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Fujifilm DL Super Mini (Pic: Malcolm Barron)
The pocket-sized Fujifilm DL Super Mini (All pics: Malcolm Barron)

By Malcolm Barron

Way back in the 1990s, I was travelling a lot with my work and became a bit frustrated at lugging around an SLR and lenses along with my luggage and work equipment. So I decided to buy a compact camera to make things more manageable. The camera had to have two integral feature: small size and a good lens, both of which the Fuji had. If I remember correctly, it cost about £300, priced then as a premium camera.

The DL Super Mini case is mostly made from aluminium and has a shape which saw it nicknamed “the sardine tin”, it was also sold as the Fuji Tiara in some markets. This camera is incredibly small. It competes with the Rollei 35 for smallest 35mm camera title and when turned off they are both approximately the same size.

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However, extending the lens of the Rollei 35 when shooting pictures makes it just a little larger. The camera is turned on by sliding the panel on the front to the right. This action also causes the lens to extend slightly as can be seen pictured above.

Despite its small size, the camera has a full range of features. It can imprint the date on images, something which I only remembered when part way through taking the images shown below and I hadn’t even set the date! It’s very easy to turn the date function on accidentally by pressing the button on the back of the camera when holding it to take pictures. Other features are a range of flash modes, self timer, autofocus, fixed landscape focus, snap focus and manual focus.

Unfortunately, the settings are lost every time the camera is turned off which is frustrating. There is also a panoramic mode which is achieved by masking the 35mm frame, so it’s not really panoramic as such. Taking a picture at its simplest is merely a matter of framing the subject, pushing the shutter button halfway down until the camera confirms focus with a bleep and a green light, then pushing shutter all the way.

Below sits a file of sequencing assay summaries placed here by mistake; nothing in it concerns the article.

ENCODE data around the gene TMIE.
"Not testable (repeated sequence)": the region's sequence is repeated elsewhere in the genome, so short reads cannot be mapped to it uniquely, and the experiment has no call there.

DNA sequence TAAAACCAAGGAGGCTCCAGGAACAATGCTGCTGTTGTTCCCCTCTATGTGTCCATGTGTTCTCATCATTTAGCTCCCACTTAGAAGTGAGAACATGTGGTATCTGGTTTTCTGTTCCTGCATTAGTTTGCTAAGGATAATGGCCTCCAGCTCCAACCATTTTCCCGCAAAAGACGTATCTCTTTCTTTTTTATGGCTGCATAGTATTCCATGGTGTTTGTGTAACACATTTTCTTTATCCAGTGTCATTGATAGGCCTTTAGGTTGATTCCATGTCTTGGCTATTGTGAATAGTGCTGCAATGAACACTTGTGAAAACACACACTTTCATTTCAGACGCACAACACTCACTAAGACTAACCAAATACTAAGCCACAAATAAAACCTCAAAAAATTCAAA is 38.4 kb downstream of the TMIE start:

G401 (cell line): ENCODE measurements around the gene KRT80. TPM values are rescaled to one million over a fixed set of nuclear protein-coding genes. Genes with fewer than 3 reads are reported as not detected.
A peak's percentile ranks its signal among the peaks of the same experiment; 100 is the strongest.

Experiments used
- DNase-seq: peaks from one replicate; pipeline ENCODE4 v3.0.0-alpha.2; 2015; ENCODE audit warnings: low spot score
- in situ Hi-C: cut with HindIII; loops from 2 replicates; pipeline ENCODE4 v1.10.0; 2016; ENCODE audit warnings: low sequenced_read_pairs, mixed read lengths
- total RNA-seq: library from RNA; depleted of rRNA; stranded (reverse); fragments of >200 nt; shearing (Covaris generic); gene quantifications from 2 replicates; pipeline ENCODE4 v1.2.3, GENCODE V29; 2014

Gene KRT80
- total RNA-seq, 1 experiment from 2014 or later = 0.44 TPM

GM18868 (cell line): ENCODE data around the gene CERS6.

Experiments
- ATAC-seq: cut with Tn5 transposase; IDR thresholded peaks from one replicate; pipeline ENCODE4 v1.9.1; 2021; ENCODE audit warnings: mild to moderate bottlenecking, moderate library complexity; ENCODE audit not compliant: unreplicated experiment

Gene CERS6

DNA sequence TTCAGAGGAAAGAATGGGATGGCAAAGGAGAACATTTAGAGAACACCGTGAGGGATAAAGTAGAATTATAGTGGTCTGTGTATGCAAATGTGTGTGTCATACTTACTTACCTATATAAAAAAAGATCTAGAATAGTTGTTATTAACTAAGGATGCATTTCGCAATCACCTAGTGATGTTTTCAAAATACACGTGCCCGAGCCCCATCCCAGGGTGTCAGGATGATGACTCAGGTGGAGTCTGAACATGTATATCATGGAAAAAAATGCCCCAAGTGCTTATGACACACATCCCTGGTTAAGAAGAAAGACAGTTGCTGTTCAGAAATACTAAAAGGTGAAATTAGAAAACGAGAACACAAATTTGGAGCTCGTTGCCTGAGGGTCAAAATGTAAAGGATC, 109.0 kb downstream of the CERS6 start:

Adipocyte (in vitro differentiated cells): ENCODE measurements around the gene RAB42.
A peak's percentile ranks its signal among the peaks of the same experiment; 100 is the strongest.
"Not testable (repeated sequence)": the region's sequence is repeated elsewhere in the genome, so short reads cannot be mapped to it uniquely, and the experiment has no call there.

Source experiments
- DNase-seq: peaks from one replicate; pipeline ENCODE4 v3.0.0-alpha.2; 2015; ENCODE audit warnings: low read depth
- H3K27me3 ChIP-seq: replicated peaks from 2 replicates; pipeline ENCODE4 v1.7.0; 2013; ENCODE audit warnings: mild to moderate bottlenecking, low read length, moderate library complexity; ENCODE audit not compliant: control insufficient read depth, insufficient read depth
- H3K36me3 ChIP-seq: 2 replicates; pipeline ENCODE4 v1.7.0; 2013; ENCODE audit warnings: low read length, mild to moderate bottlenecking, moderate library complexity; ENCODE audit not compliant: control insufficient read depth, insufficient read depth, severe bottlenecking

Film loading is easy, just slide the catch that can be seen on the right side of the camera upwards and the back opens enough to insert a 35mm cassette with the leader slightly extended (The DL stands for drop in loading). When the back is closed the camera winds all the film out of the camera and gradually winds it back into the cassette as exposures are made. I assume that the reason for this is that if the back is accidentally opened any existing exposures will not be damaged. The iso is set automatically from the DX coding on the film cassette. There appears to be no way to set it manually so I don’t know what would happen if a non-DX coded cassette was used.

The camera takes CR2 batteries which are still easily available today, and fits into a space on the underside of the camera. My camera is missing the battery cover as I dropped it while changing the battery on the top of the Kleine Matterhorn mountain near Zermatt in Switzerland at the time and could not reach it without risking a fall. I tried to get replacement battery cover but due to the rarity of the camera this was not possible. However the battery fits securely without the cover and a piece of duct tape ensures that it will not move.

The Fujinon 28mm f3.5 lens has four elements in four groups, with two aspherical elements and Fuji’s Super-EBC coating to help with flare. It can produce some impressively sharp images and the autofocus has quite a good hit rate in getting it right.

(The images were taken with The Fuji DL Super Mini and Kodak Tri-X)

Want to review a camera for Kosmo Foto? Email me at foto.dowling@gmail.com. Every published review earns you two rolls of Kosmo Foto Mono film.

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Malcolm Barron
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3 years ago

The problem with that is the viewfinder prone for haze